[Don’t get me started, John! I can be as hard and spiky as anyone!]

James wrote:
At our house [in Delaware] we had these in abundance. Called them “monkey balls” and they would completely blanket the lawn. Again, they were not our trees or they would have been gone. They were a nasty nuisance to walk on and real hard to get up. The ones falling in the garden beds took a long time to get out. Plus they started falling in very early spring and kept on coming for months! Great you are taking a positive from them, a learning, I shall consider your perspective and hope to get over my annoyance with them.
[I find the annoyance stays but can be modified, ameliorated, and, to use one of my favorite words, redeemed, by one’s own work and by grace.]

Kerry wrote:
Hi Danny! Love this story with the neighbors!!

Carolyn wrote:
I have them all over my driveways and they are dangerous. I forget to look down and have had some near misses. Even if I don’t fall, they can be painful. They were blown off yesterday and some are already back.

Ernestine wrote:
Amen, Amen...

FACEBOOK COMMENTS, mostly from my neighbors in Delaware except as noted

Oh, monkey balls. You never cease to be in the way! These little buggers caused my mom to fall and separate her shoulder (many years ago now, but still ever present).

Is there any good use for monkey balls? I can’t think of any. [I saw a crafter at a Philadelphia show who used them to decorate wooden jewelry boxes. Burnished and lacquered, they are stunning!]

I wondered if you could dip them in wax and use for fire starters. I wanted to ask Betty to put one in Mark's prom boutonniere as a joke, but I didn't want to have to slow dance with that thing in my face.

Add them to your pine cone wreath! I somehow love them and the tree that makes them, and have ever since I learned the Kookaburra song as a child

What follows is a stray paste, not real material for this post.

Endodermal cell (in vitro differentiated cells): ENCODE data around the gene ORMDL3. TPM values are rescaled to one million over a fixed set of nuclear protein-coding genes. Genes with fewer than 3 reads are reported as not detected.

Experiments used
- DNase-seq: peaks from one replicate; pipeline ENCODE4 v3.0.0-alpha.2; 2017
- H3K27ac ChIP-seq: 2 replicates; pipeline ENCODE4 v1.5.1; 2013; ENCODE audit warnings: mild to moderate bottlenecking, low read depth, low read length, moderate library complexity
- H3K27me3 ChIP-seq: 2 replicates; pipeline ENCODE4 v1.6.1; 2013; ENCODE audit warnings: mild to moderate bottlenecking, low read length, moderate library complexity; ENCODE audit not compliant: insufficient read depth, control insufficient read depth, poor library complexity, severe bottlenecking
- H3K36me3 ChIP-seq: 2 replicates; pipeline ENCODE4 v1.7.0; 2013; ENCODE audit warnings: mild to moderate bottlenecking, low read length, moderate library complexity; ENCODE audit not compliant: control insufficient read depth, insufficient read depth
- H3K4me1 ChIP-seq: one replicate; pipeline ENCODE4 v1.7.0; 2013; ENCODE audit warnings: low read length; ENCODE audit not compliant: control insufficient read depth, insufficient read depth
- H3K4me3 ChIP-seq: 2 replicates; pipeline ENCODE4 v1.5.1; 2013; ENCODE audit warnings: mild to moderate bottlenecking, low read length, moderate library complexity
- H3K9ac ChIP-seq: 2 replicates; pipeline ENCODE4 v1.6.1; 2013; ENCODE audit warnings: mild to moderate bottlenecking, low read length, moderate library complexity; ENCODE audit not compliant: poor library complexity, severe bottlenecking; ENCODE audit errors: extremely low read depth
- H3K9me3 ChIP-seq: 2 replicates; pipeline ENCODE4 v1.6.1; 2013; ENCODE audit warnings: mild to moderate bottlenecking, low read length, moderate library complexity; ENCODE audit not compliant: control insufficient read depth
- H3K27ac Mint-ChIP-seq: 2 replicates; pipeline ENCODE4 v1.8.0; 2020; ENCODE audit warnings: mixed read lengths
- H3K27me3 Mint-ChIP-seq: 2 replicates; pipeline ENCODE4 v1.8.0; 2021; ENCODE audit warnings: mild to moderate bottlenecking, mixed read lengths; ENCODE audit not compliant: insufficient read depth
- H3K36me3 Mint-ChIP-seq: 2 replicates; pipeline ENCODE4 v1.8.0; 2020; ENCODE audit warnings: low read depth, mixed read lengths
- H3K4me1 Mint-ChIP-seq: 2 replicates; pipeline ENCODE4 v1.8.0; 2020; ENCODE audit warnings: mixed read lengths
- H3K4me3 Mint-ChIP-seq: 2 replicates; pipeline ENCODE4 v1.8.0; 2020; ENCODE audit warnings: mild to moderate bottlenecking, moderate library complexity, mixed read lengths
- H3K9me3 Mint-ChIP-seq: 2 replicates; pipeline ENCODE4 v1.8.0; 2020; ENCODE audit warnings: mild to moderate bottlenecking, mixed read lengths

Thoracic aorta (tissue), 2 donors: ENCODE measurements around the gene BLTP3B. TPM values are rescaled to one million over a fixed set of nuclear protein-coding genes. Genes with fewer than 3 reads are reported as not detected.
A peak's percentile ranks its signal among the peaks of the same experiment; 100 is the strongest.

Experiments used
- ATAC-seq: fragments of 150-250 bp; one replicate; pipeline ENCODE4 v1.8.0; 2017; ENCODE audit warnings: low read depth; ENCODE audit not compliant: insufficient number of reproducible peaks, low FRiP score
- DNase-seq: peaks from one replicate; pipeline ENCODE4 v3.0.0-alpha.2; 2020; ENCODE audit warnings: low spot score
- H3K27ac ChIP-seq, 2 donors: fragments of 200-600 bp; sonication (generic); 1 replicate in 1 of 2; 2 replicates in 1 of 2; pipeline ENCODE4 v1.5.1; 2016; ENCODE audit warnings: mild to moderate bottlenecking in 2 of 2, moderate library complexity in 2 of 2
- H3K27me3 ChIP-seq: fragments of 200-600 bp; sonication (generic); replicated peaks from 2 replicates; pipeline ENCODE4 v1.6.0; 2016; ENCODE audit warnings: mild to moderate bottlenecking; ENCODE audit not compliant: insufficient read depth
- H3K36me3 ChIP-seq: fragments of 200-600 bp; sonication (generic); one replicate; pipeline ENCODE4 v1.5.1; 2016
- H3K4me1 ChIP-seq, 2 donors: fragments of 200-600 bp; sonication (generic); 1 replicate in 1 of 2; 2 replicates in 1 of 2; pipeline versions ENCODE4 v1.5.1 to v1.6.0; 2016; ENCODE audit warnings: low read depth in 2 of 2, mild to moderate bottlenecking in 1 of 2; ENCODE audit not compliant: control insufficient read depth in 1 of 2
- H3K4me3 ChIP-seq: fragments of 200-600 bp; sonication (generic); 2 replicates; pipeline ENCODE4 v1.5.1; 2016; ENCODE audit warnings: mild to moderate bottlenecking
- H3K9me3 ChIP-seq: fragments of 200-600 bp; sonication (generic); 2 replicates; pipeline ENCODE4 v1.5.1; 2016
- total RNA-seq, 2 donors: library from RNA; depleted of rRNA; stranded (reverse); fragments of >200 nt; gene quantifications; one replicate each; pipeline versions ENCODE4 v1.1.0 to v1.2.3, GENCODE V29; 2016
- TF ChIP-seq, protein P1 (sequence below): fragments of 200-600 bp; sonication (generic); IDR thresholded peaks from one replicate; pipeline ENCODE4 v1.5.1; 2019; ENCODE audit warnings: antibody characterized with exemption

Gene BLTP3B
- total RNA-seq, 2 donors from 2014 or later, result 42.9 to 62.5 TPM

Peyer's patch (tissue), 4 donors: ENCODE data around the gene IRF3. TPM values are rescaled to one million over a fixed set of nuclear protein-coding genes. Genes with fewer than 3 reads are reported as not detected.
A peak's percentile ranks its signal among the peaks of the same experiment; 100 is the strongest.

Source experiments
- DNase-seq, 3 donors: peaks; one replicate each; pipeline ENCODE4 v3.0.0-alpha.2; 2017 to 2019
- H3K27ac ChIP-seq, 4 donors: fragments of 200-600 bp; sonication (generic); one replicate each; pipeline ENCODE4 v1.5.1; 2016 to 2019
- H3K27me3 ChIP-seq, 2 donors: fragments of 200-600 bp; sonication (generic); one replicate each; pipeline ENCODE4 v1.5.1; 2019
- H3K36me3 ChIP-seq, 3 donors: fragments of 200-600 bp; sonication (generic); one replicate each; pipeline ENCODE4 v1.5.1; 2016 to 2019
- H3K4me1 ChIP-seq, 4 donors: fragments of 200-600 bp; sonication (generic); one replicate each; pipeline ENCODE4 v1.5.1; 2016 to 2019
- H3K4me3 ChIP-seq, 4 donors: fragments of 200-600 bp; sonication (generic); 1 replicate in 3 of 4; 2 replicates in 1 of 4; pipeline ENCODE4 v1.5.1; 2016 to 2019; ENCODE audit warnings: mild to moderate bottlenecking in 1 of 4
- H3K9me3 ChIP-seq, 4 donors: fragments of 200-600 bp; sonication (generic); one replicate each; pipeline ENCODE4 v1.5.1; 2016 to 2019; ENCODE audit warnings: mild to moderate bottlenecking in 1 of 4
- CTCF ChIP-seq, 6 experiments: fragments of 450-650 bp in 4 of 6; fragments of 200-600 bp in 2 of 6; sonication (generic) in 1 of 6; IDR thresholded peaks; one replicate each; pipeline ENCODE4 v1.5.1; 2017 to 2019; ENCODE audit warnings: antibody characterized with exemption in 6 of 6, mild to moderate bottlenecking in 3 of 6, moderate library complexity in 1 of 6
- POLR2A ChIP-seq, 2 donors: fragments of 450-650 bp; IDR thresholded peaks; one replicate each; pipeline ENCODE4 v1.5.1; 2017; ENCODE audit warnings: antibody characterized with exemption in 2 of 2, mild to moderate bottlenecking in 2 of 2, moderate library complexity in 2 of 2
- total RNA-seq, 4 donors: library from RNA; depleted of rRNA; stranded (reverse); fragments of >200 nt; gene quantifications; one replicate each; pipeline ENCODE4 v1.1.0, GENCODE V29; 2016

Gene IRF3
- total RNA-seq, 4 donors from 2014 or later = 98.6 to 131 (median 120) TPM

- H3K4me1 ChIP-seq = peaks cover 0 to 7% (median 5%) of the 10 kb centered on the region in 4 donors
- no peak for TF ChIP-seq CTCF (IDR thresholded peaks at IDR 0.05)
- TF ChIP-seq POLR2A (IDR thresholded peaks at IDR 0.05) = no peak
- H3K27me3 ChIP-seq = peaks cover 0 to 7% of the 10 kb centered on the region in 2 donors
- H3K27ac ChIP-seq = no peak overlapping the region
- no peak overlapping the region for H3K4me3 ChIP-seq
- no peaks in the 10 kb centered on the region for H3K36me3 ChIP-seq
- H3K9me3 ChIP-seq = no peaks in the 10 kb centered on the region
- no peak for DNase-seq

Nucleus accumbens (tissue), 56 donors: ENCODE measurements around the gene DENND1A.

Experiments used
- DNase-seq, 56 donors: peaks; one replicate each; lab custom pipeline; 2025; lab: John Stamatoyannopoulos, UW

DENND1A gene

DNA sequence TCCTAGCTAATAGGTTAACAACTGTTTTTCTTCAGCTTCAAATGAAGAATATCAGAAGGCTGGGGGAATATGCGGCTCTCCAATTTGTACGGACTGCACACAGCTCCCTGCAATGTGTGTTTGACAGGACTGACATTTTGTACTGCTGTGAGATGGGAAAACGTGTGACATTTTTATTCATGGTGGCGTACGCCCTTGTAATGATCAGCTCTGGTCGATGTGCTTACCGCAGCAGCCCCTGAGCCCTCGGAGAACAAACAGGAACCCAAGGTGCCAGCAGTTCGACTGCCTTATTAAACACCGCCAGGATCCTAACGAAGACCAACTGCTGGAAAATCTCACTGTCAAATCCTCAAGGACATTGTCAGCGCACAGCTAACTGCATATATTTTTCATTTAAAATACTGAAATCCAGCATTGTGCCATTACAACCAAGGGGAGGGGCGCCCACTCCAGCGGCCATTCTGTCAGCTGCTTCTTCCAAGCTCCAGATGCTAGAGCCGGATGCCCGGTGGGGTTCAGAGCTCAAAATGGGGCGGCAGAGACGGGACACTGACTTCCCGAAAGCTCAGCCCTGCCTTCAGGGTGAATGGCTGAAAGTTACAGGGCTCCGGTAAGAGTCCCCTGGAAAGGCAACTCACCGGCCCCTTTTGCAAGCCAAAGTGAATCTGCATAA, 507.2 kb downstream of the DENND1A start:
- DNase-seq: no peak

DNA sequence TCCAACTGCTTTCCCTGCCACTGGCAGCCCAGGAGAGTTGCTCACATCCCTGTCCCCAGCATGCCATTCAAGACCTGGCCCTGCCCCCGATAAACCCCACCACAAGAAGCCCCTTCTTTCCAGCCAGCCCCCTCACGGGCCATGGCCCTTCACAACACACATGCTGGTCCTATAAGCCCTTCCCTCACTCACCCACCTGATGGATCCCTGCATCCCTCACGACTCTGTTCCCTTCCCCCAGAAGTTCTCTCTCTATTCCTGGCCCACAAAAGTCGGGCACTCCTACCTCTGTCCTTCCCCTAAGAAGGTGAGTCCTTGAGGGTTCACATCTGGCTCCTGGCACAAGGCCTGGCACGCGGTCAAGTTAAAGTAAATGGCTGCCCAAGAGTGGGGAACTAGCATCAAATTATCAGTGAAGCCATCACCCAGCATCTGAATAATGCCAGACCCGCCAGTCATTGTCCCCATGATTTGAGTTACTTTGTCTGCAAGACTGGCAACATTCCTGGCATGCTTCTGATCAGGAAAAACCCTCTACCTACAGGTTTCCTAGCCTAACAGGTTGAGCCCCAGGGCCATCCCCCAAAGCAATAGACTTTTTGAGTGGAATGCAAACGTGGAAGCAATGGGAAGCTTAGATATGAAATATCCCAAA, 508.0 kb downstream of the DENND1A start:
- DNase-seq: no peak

Nancy [Florida]
We had sweetgum trees in our yard when we lived in Ft. McCoy, FL. In the summertime, I go barefoot a lot but didn't where those trees were. I hated those little spiky balls. Sorry about your neighbors.

Ren Ata
Please don’t cut down any trees!

I always called them monkey balls. [Turns out that other fruit are called monkey balls as well, so I felt like I had to be more generic here.]

I have 2. It takes me 3 full days of work every spring to get rid of the majority. I try to look at it as good exercise.

As a little kid my great aunts would have these at their house and they would tie a thread around them to hang them with. My job was to paint them silver and gold and they would put them on the tabletop Christmas tree.

Jim [Texas]
I actually planted one. One of the few trees down here that have color in the fall.

Looks like a mega-cluster of baby birds ready for food.

Melissa [Texas]
You could send the seed pods to us. 😊😜

Delia [Southern California]
I like them! I tried making tree ornaments one year. Unfortunately my trees didn't do well here and died of infestations and drought.

As your neighbor, blame on Bob. I love that magnificent tree. Cut all the trees and hedges down. Then you do not have to rake. Time for a condo. [Love you, Bob, and those trees as well, just not their fruit.]

June [Florida]
Hate them!!!

They've got to have a useful purpose. I say we spray paint them gold and string them to wrap around trees. I've heard some medication is derived from them. I have a few trees - we pay to have those darn balls sucked up. The poor dog can't walk on them.

Actually, it looks like the coronavirus! And thanks for identifying them: I didn’t know what they were.

Jean [Texas]
Oh yes; I love them on my wreaths

They also are Luna Moth caterpillar host plants!!

My friend calls them Space Bugs, because when she was a kid, she thought they fell from the sky. It's a good name for them. The tree is the host plant [for Luna Moth caterpillars]. Not the space bugs. Or am I wrong on that?

I’ve often thought a great band name would be “The Goddamn Monkeyballs”.

They look like the Coronavirus! Funny story about monkey balls. We had a friend visiting who wanted to take a walk around Arden. So, we went down one of the paths that had these pods and I slipped on one. I said, "Damn monkey balls! I've turned my ankle again on these buggers." His face got red and he asked, "WHAT did you call THEM?!!!?" I said, "Monkey balls". He had never heard them called that before.

My granny spray painted them gold and made Christmas wreaths.

I like these better than the whirly-birds or helicopters from my neighbor's maple tree that have gotten ankle deep some years and sprout EVERYWHERE!